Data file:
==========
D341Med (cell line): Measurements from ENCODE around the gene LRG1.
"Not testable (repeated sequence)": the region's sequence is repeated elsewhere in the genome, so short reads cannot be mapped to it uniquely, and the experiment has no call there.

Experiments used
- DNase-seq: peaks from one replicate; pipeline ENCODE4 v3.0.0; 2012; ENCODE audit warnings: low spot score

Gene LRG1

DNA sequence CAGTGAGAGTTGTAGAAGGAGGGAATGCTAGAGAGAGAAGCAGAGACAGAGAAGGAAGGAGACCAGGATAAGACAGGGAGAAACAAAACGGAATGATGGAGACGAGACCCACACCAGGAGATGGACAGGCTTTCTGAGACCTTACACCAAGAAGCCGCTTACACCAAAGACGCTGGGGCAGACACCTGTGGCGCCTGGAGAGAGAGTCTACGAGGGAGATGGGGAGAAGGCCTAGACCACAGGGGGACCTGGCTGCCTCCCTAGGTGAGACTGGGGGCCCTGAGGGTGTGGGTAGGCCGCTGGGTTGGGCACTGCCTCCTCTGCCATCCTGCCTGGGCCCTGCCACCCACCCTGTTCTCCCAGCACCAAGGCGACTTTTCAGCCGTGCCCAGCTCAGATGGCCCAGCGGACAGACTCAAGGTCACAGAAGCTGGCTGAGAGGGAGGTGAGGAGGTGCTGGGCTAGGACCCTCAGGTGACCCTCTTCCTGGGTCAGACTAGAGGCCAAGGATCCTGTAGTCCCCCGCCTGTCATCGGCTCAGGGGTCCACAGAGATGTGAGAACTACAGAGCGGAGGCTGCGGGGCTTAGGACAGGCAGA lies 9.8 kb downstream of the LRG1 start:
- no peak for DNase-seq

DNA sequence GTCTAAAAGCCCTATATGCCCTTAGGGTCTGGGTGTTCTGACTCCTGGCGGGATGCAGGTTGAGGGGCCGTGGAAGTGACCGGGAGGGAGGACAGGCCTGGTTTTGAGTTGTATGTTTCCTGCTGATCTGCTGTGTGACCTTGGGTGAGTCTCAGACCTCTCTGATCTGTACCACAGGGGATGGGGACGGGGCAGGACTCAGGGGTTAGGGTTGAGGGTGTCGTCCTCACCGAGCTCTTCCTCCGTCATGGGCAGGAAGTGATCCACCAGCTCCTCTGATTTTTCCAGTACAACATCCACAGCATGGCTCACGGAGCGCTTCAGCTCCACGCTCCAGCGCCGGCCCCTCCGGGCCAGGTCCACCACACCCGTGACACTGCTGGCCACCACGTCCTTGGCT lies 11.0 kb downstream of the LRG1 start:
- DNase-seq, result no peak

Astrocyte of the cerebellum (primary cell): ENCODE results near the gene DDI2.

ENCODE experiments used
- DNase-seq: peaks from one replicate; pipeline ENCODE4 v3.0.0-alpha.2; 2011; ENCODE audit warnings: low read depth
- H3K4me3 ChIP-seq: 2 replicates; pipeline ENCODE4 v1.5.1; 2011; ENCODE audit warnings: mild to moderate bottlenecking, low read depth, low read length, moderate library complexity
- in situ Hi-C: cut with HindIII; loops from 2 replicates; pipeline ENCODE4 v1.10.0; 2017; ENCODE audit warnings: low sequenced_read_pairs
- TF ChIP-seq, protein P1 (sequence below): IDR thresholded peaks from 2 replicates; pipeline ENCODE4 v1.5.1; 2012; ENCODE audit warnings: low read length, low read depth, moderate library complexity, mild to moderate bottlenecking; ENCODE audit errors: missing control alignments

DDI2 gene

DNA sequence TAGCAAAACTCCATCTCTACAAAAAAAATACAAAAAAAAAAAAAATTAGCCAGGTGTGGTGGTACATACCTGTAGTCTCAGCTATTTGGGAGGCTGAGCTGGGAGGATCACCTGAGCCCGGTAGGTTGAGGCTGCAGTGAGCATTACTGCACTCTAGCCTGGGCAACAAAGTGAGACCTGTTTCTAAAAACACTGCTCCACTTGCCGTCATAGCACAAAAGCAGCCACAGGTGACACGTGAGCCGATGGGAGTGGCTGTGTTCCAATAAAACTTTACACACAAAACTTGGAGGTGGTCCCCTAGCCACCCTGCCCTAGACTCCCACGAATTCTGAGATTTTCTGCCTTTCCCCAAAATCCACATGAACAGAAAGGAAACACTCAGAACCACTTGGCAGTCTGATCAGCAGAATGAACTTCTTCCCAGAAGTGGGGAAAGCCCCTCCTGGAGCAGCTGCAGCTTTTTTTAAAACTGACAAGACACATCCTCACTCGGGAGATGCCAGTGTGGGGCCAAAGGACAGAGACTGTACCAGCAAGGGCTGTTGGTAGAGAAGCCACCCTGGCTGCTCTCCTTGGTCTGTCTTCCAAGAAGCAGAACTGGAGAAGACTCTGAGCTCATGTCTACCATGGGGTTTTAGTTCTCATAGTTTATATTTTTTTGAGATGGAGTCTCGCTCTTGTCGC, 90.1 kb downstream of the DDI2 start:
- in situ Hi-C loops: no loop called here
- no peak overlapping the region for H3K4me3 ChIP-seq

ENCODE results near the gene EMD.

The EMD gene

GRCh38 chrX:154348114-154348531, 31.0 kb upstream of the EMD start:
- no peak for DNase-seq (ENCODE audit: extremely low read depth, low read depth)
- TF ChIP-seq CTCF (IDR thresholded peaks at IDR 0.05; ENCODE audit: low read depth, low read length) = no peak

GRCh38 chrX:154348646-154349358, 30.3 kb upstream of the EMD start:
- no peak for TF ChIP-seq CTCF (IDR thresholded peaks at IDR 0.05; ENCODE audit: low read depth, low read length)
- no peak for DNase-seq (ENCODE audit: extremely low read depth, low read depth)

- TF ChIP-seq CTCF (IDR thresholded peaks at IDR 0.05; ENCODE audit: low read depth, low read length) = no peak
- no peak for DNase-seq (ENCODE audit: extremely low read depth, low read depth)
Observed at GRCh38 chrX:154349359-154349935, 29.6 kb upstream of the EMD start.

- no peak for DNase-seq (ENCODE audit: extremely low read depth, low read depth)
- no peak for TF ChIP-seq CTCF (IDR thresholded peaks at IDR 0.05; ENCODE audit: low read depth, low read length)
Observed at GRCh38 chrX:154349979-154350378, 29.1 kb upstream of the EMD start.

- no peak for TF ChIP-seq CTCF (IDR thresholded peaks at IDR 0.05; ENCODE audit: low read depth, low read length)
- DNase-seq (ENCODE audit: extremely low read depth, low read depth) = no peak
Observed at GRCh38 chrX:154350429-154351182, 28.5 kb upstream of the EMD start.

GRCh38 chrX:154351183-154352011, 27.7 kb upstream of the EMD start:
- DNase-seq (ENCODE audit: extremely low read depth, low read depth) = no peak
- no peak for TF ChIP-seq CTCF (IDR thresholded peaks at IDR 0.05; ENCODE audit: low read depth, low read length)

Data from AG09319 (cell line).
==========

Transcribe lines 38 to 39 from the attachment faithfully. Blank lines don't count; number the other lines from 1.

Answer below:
- DNase-seq (ENCODE audit: extremely low read depth, low read depth) = no peak
- no peak for TF ChIP-seq CTCF (IDR thresholded peaks at IDR 0.05; ENCODE audit: low read depth, low read length)